Though the province of Ontario has released what it’s calling a “road map” to lifting pandemic controls, the Simcoe Muskoka medical officer of health says it’s not yet time to relax public health measures.
“It’s going to be prolonged,” Dr. Charles Gardner, medical officer of health for the Simcoe Muskoka District Health Unit, said of the province’s three-stage process for relaxing public health measures. “It’s premature to begin it now. We have plateaued, but we’re certainly not coming down (in new cases).”
In fact, Gardner expects there will be no traditional group celebrations this Canada Day.
“The risk associated with large gatherings would be significant,” said Gardner. “You’d have to have this completely under control … until we’ve managed to vaccinate the population there will be a need to restrict the size of crowds and have some form of physical distancing.”
The question of when to relax control measures in Ontario is one Gardner is familiar with. He is one of several regional medical officers of health who are part of the province’s Public Health Measures Table.
During the pandemic, he and the others in the group have been providing feedback on what measures to put in place and at what time in order to curb the spread of the virus. The table is led by Dr. David McKeown and he delivers the findings and advice of the regional medical officers of health to Ontario's chief medical officer of health, Dr. David Williams.
“It is a critically important task to figure out just how we can safely de-escalate these control measures,” said Gardner. “We need to relax the controls for people’s well-being, quality of life, the economy, people’s ability to make a living.”
But, Gardner said, he and others expect the virus to come and go in waves, and so too would public health measures intended to control the spread.
On Monday, the Ontario government announced a framework for re-opening the economy, but didn’t include a timeline.
Instead, the government will use a “range” of criteria to decide when and what to re-open. Specifically, today’s announcement stated there will be easing of public health measures when there has been a two-to-four-week decrease in the number of new daily COVID-19 cases.
Gardner said both the region and the province are seeing a flattening of the curve, but the virus is still spreading and infections are increasing, not decreasing.
“By no means are we actively on the downward slope,” said Gardner. “People need to stay the course to make sure we don’t lose control of the gains we’ve made.”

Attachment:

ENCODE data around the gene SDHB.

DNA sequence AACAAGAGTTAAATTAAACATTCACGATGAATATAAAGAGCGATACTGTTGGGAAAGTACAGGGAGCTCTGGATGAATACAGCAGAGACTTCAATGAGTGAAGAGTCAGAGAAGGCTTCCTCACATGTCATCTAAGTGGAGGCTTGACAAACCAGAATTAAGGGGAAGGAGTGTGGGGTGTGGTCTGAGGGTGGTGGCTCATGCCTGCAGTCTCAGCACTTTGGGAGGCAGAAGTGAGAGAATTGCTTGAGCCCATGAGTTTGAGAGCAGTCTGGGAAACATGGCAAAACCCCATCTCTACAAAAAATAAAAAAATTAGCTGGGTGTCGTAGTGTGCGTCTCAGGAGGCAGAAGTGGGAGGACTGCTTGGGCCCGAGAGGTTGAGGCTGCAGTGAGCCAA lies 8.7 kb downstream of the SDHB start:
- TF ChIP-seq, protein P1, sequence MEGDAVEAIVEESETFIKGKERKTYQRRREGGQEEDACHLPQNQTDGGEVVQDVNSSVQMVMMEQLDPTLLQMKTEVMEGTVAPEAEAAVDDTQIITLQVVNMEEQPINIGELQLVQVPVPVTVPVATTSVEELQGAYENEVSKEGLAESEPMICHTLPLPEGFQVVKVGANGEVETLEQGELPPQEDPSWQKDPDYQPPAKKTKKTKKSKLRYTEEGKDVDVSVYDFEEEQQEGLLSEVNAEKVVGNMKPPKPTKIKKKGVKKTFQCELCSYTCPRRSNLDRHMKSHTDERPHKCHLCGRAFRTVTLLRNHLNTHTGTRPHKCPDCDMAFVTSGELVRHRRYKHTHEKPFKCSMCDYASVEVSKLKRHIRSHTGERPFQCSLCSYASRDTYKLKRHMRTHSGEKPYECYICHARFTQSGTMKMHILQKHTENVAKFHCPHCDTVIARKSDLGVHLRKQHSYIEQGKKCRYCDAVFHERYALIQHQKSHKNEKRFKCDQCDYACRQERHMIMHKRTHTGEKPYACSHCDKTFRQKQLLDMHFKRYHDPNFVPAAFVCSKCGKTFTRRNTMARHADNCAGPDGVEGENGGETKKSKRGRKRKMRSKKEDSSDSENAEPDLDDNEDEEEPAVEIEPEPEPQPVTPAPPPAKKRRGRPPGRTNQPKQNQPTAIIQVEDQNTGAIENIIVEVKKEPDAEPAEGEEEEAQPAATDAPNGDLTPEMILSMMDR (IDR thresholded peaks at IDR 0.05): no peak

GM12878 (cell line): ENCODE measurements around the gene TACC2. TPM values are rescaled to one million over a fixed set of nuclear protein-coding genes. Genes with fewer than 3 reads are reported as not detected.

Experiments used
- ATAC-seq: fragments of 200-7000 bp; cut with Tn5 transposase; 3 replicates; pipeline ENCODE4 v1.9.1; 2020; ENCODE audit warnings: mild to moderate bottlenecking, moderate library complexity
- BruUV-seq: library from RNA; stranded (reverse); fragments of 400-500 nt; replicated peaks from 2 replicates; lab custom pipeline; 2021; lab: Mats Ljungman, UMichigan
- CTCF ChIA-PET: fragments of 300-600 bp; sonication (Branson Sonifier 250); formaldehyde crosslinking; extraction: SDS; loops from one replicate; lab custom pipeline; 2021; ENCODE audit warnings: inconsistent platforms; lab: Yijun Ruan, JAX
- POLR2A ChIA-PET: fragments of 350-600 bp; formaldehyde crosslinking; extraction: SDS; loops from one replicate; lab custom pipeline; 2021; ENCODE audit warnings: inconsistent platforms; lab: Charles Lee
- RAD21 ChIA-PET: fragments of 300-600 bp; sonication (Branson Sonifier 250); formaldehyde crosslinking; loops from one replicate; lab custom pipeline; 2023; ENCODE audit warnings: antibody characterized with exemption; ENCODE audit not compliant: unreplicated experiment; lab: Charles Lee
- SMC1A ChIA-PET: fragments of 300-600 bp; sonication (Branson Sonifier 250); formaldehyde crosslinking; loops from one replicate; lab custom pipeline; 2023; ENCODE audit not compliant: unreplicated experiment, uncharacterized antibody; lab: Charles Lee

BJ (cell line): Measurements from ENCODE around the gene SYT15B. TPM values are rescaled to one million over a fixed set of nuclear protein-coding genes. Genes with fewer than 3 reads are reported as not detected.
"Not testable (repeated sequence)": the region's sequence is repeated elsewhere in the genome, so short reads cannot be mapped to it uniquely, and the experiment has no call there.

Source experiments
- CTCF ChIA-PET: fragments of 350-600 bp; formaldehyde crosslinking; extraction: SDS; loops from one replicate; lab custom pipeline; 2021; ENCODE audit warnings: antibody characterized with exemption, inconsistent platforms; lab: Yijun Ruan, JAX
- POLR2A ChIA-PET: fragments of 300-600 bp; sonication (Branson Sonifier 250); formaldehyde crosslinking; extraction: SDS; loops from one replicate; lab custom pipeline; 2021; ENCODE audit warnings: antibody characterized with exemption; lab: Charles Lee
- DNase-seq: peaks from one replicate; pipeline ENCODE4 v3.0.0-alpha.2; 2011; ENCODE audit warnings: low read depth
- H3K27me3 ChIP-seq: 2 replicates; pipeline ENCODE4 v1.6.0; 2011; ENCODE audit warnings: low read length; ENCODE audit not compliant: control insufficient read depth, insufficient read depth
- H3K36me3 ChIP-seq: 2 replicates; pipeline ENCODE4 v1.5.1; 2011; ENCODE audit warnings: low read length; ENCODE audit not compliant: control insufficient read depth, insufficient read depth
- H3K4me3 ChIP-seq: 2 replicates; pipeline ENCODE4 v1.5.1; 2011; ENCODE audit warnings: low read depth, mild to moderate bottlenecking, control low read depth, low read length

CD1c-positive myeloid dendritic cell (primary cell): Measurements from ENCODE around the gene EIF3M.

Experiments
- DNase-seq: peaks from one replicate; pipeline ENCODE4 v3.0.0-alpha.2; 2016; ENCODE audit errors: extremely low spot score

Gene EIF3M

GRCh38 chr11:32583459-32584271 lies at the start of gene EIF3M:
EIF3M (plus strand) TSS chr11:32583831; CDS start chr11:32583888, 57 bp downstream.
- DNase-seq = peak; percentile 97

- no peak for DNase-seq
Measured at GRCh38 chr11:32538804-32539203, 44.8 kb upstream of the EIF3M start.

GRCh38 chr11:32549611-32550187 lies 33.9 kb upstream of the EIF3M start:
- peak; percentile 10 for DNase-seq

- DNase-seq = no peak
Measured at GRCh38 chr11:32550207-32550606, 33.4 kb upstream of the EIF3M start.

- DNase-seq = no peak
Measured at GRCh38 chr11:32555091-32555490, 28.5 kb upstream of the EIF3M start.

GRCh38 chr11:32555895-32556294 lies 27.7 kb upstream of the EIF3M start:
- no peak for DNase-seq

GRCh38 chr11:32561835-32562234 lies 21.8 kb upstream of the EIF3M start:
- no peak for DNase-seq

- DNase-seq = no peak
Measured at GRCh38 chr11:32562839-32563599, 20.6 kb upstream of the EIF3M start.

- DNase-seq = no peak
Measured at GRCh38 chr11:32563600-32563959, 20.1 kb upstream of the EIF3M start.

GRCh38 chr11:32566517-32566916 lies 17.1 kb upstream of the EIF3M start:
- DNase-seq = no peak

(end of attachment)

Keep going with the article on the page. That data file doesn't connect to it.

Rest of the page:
The doctor noted the doubling rate of the virus in the region (the amount of time it takes for the number of cases to double) is now 21.7 days, compared to 14.9 days one week ago.
Provincially, the doubling rate is now 17.7 days, compared to 12.2 days a week ago.
But beyond the spread of the virus, the government stated it wants to make sure there is capacity for a surge in patients should relaxed public health measures cause more spread.
Gardner, too, said it’s important to make sure the health-care system has capacity before relaxing control measures and potentially allowing the virus to spread again.
Part of the consideration will be the capacity of critical and acute care at hospitals in the province, and access to ventilators and personal protective equipment, or PPE. The province also wants to make sure public health units are on top of contact tracing (90 per cent of contacts reached within a day).
And, even with relaxed measures in place, the province still wants to make sure there is ongoing testing of suspected COVID-19 cases, especially in vulnerable populations.
“We need these triggers to put these controls back in place,” said Gardner. “We need to monitor (the virus) coming and going. As it declines as a wave we can relax those controls … knowing we could probably encounter it returning.”
When it comes to relaxing measures, the government plans to start by opening select workplaces with modified operations and opening outdoor spaces like parks. The government is also considering increasing the number of people allowed to gather (currently it is limited to five) and also having hospitals offer non-emergency surgeries and services again.
Stage two is the same as stage one, but with more businesses, larger gatherings, and more outdoor spaces.
Stage three proposes opening all workplaces “responsibly,” and further loosening restrictions on gatherings.
“If you stopped all control measures (at the same time) you would end up with a big surge,” said Gardner. “This really speaks to the fact that we’re in this for the long haul for this virus.”
The Simcoe Muskoka District Health Unit reported 24 new cases since Friday, and one more outbreak at a Barrie long-term care facility. The province reported 424 new cases today, 437 on Sunday, and 476 on Sunday.